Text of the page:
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In this section we have spot diagnoses posted on a daily basis since June 2010, now over 1700! You can review the archived cases and read the suggested diagnoses by users and the final comment by Dr Uma Sundram, the Editor-in-Chief and main spot diagnosis host. Case are uploaded each week day by 10 a.m. UK time with the correct diagnosis will generally be posted at 8 p.m. UK time. Why not view the most recent spot diagnosis and proffer a diagnosis?

Case Number : Case 2944 - 19 October 2021 Posted By: Uma Sundram

Please read the clinical history and view the images by clicking on them before you proffer your diagnosis.
Submitted Date :
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"34 year old female with chronic alcoholism with new, progressive large bruise like areas over the
bilateral thighs and flanks."


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User Feedback


Victor Delgado

Posted

There are some vasculitis changes in the subcutis with fibrinoid necrosis and RBCs extravasation. Is a young woman with alcohol abuse, may be we should ask about cocaine use. Cocaine related retiform purpura.

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Richard Logan

Posted

The epidermal changes of patchy parakeratosis, slight upper epidermal pallor and vacuolation suggest a nutritional deficiency which might be expected with the clinical history of alcoholism.

The appearances in the fat are difficult to interpret as the slide is overexposed. There appears to be congestion in the lobular capillaries with some red cell extravasation.  This makes me wonder about co-existent scurvy.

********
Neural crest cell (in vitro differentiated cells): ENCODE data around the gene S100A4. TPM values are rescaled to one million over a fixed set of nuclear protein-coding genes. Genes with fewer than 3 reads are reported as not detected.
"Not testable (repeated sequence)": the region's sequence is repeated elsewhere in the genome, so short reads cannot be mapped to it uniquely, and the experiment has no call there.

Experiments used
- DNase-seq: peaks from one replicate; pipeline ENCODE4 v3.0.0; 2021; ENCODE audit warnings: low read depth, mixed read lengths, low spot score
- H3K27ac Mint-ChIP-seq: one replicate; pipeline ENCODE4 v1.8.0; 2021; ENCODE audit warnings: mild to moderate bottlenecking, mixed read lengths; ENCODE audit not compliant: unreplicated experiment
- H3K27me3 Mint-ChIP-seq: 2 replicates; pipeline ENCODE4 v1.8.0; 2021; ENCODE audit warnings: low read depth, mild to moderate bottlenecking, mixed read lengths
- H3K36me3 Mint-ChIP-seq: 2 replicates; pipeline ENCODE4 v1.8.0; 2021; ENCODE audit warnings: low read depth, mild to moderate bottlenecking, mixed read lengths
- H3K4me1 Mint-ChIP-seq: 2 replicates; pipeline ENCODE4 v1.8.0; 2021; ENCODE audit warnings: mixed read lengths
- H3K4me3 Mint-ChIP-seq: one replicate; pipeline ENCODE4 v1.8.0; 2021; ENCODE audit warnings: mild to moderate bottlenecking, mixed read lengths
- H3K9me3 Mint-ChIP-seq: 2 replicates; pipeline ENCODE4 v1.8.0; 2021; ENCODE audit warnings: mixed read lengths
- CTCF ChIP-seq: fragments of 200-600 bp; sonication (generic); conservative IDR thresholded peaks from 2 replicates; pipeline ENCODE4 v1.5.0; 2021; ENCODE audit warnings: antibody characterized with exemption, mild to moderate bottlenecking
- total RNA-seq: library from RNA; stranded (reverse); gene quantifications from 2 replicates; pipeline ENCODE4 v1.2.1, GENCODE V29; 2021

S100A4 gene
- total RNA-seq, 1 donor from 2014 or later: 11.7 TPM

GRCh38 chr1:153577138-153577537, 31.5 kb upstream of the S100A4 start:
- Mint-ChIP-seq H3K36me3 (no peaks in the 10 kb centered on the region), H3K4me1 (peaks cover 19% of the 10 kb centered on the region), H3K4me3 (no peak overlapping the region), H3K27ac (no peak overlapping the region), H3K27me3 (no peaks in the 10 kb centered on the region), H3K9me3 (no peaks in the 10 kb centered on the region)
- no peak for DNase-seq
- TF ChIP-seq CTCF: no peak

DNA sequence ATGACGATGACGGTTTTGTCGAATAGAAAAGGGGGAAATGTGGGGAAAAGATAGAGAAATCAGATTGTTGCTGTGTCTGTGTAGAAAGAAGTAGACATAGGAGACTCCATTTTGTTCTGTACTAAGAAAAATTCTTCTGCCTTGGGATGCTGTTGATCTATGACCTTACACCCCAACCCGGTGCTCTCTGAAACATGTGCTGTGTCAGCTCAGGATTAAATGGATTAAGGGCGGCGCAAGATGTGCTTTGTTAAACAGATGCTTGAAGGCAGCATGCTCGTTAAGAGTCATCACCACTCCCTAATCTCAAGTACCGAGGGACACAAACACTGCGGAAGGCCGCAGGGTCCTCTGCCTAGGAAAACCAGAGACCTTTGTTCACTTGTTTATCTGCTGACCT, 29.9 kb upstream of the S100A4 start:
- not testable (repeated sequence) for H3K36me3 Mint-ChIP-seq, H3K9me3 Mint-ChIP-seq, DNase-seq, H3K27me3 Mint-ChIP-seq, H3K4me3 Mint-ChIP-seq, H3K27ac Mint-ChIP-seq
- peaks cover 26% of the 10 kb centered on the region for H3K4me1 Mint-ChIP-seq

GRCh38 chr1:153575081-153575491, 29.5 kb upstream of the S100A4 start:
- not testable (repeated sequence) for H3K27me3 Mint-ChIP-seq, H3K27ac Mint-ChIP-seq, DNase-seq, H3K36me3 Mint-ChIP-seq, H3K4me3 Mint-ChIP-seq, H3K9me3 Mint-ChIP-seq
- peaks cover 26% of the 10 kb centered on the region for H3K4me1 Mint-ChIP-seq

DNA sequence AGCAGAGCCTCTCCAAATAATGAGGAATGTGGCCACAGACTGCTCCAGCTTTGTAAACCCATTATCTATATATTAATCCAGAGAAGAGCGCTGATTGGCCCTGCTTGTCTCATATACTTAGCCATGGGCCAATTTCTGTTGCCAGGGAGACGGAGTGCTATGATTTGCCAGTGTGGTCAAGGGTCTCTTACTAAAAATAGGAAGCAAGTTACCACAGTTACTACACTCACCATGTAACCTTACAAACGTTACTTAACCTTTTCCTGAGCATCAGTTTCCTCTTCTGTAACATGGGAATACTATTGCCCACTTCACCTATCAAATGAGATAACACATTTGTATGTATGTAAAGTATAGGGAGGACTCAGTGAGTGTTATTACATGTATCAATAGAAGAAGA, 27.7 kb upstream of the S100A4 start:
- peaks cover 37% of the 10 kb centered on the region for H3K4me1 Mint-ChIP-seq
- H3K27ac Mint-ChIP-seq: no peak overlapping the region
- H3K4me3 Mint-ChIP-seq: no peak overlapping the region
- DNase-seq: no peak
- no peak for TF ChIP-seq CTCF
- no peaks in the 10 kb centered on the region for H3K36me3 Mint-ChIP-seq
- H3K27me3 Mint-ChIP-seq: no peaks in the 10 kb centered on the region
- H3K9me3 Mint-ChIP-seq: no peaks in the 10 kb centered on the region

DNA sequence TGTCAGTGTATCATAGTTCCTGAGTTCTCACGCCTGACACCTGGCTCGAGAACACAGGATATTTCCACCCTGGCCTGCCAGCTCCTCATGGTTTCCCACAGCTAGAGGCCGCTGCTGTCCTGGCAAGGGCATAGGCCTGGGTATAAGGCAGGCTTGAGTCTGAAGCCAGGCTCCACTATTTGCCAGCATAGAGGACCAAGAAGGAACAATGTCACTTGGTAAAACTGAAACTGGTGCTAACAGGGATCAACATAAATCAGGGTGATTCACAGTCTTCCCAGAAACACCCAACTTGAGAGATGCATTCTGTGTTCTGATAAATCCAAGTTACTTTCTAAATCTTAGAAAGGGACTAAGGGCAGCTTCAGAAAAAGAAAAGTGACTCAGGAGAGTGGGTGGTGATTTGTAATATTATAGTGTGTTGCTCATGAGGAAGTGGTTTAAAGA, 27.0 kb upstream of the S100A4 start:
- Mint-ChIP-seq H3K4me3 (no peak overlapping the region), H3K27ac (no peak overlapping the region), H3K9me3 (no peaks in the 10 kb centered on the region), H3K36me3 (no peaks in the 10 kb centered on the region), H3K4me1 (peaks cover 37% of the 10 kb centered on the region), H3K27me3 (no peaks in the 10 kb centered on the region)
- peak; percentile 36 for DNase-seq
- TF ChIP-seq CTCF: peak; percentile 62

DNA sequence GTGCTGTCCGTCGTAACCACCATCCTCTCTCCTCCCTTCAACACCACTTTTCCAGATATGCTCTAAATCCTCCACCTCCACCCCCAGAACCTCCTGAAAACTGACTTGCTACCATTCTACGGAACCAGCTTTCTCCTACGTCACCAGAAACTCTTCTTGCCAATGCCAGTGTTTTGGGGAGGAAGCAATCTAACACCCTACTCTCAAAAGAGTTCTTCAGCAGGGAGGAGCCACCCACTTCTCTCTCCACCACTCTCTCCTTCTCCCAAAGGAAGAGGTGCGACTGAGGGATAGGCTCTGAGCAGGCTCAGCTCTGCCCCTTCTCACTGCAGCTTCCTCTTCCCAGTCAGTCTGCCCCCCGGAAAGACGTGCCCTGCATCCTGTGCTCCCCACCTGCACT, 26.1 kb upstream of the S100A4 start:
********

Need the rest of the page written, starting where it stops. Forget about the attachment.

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The last two pictures show fat necrosis. I wonder whether it's pancreatic panniculitis due to pancreatitis developing in a chronic alcoholic patient 

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Meenakshi Batrani

Posted

Last two images are not clear but seems like thrombotic vasculopathy. The dermal and epidermal changes might be secondary to occlusive vasculopathy.

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The epidermal changes suggest an acrodermatitis enteropatia secondary to alcoholism, as Richard said. The subcutaneous fibrinoid(?) vasculopathy could be a porphiria-like occurrence. 

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Uma Sundram

Posted

Great suggestions. She had a developing vasculopathy which caused extensive necrosis. We considered calciphylaxis as she had some scattered vascular calcification, but her kidney function was normal. Apologies for delay in posting; there was something wrong with my ability to access the website. I think it's fixed now.

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